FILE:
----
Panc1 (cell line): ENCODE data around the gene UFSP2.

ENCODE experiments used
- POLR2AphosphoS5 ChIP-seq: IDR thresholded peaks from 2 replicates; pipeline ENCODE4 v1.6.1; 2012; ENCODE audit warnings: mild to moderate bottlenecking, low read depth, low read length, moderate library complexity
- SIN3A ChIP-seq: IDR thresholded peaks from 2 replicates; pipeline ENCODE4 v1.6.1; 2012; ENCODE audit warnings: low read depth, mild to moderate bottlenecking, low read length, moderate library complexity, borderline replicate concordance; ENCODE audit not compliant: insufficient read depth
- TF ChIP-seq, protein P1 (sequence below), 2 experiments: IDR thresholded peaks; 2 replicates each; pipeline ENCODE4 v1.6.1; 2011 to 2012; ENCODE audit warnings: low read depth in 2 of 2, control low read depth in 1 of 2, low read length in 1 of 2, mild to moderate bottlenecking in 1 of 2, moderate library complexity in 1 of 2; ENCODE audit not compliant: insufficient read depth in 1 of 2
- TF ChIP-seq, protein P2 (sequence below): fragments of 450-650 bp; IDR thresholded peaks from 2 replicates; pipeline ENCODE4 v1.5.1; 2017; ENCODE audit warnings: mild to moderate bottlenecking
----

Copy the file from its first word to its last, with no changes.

Panc1 (cell line): ENCODE data around the gene UFSP2.

ENCODE experiments used
- POLR2AphosphoS5 ChIP-seq: IDR thresholded peaks from 2 replicates; pipeline ENCODE4 v1.6.1; 2012; ENCODE audit warnings: mild to moderate bottlenecking, low read depth, low read length, moderate library complexity
- SIN3A ChIP-seq: IDR thresholded peaks from 2 replicates; pipeline ENCODE4 v1.6.1; 2012; ENCODE audit warnings: low read depth, mild to moderate bottlenecking, low read length, moderate library complexity, borderline replicate concordance; ENCODE audit not compliant: insufficient read depth
- TF ChIP-seq, protein P1 (sequence below), 2 experiments: IDR thresholded peaks; 2 replicates each; pipeline ENCODE4 v1.6.1; 2011 to 2012; ENCODE audit warnings: low read depth in 2 of 2, control low read depth in 1 of 2, low read length in 1 of 2, mild to moderate bottlenecking in 1 of 2, moderate library complexity in 1 of 2; ENCODE audit not compliant: insufficient read depth in 1 of 2
- TF ChIP-seq, protein P2 (sequence below): fragments of 450-650 bp; IDR thresholded peaks from 2 replicates; pipeline ENCODE4 v1.5.1; 2017; ENCODE audit warnings: mild to moderate bottlenecking